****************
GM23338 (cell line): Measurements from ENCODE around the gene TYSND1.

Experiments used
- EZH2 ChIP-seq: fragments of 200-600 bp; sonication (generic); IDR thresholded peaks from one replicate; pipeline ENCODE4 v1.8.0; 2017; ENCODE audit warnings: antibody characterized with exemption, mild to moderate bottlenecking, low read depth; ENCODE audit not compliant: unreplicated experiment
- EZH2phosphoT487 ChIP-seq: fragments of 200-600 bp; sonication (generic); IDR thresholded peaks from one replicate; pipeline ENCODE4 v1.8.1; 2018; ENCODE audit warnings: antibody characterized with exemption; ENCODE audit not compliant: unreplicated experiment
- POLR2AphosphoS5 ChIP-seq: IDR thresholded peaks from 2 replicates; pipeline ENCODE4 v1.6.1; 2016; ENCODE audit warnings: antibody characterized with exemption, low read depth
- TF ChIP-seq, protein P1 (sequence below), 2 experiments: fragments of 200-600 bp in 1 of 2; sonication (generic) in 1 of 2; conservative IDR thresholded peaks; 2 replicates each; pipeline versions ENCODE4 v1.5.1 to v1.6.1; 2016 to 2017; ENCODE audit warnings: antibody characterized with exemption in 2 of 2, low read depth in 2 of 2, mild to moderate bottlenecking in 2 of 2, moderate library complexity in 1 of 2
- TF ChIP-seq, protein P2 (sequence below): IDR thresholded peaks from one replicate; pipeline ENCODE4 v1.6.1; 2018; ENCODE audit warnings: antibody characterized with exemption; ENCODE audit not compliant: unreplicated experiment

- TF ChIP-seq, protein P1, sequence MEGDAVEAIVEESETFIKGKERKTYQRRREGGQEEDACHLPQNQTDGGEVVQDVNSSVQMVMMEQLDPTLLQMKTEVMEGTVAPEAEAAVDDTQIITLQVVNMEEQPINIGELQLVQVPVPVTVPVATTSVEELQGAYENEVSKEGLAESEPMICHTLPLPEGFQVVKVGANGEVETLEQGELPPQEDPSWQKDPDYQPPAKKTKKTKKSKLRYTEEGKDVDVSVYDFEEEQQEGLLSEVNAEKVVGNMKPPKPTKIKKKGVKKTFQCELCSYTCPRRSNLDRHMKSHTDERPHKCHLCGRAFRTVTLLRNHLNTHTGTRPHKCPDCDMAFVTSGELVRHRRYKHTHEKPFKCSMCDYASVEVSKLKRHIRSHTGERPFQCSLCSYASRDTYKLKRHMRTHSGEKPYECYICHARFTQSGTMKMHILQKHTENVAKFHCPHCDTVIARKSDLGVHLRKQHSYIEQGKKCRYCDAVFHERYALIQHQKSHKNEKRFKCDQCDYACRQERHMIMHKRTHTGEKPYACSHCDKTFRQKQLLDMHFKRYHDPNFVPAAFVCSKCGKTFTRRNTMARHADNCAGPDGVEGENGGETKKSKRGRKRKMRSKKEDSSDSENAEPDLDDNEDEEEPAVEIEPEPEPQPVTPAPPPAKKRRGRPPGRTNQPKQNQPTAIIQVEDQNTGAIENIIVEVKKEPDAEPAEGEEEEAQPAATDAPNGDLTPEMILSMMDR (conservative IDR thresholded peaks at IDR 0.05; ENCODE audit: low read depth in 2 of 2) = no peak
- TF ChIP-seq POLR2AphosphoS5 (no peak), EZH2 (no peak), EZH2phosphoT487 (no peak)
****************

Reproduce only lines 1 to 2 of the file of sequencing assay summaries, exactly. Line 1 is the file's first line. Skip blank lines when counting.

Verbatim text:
GM23338 (cell line): Measurements from ENCODE around the gene TYSND1.

Experiments used